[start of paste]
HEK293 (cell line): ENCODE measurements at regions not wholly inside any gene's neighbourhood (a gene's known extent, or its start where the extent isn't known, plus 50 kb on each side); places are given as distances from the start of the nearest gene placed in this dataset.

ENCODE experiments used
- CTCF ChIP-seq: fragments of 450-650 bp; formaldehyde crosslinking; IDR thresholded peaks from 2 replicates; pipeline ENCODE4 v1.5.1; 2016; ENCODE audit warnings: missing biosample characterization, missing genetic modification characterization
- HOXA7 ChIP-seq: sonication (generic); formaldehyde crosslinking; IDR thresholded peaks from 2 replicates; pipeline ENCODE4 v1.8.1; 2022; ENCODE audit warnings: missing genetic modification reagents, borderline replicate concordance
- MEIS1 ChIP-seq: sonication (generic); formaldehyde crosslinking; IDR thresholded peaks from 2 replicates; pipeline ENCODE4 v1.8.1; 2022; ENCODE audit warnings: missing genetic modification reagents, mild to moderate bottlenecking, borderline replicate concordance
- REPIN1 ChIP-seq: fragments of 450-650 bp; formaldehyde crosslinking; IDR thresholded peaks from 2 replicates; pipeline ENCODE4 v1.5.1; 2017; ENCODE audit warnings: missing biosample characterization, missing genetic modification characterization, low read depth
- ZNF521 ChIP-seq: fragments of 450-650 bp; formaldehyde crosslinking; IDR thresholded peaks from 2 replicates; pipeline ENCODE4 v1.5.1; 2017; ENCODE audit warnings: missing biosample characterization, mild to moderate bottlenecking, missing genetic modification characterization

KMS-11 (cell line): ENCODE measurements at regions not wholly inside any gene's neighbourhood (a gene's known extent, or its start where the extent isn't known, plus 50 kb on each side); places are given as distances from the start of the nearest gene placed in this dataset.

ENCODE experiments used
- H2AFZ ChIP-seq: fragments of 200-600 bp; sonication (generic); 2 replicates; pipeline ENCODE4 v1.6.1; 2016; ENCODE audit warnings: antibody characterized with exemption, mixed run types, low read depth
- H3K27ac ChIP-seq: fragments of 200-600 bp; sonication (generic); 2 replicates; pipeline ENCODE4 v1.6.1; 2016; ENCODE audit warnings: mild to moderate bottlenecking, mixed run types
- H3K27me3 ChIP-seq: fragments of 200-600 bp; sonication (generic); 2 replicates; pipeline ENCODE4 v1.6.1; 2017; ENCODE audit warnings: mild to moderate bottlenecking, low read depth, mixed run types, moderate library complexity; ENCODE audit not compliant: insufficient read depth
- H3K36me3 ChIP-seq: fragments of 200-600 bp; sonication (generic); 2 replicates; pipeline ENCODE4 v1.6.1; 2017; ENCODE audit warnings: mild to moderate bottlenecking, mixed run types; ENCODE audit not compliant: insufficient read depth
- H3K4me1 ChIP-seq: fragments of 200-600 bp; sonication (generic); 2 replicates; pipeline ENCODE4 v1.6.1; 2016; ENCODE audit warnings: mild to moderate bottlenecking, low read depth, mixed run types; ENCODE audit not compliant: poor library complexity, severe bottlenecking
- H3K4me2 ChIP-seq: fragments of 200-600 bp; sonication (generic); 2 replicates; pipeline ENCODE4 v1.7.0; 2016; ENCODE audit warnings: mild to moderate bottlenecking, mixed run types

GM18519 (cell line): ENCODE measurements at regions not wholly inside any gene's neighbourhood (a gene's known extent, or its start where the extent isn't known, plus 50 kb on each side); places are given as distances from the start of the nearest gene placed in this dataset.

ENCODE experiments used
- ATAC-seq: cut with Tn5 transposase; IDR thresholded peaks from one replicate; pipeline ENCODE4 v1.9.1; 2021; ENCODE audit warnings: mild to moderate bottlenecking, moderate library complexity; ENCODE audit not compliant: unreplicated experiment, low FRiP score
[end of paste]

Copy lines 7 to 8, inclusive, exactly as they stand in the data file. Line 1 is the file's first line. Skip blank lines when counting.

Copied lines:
- ZNF521 ChIP-seq: fragments of 450-650 bp; formaldehyde crosslinking; IDR thresholded peaks from 2 replicates; pipeline ENCODE4 v1.5.1; 2017; ENCODE audit warnings: missing biosample characterization, mild to moderate bottlenecking, missing genetic modification characterization

KMS-11 (cell line): ENCODE measurements at regions not wholly inside any gene's neighbourhood (a gene's known extent, or its start where the extent isn't known, plus 50 kb on each side); places are given as distances from the start of the nearest gene placed in this dataset.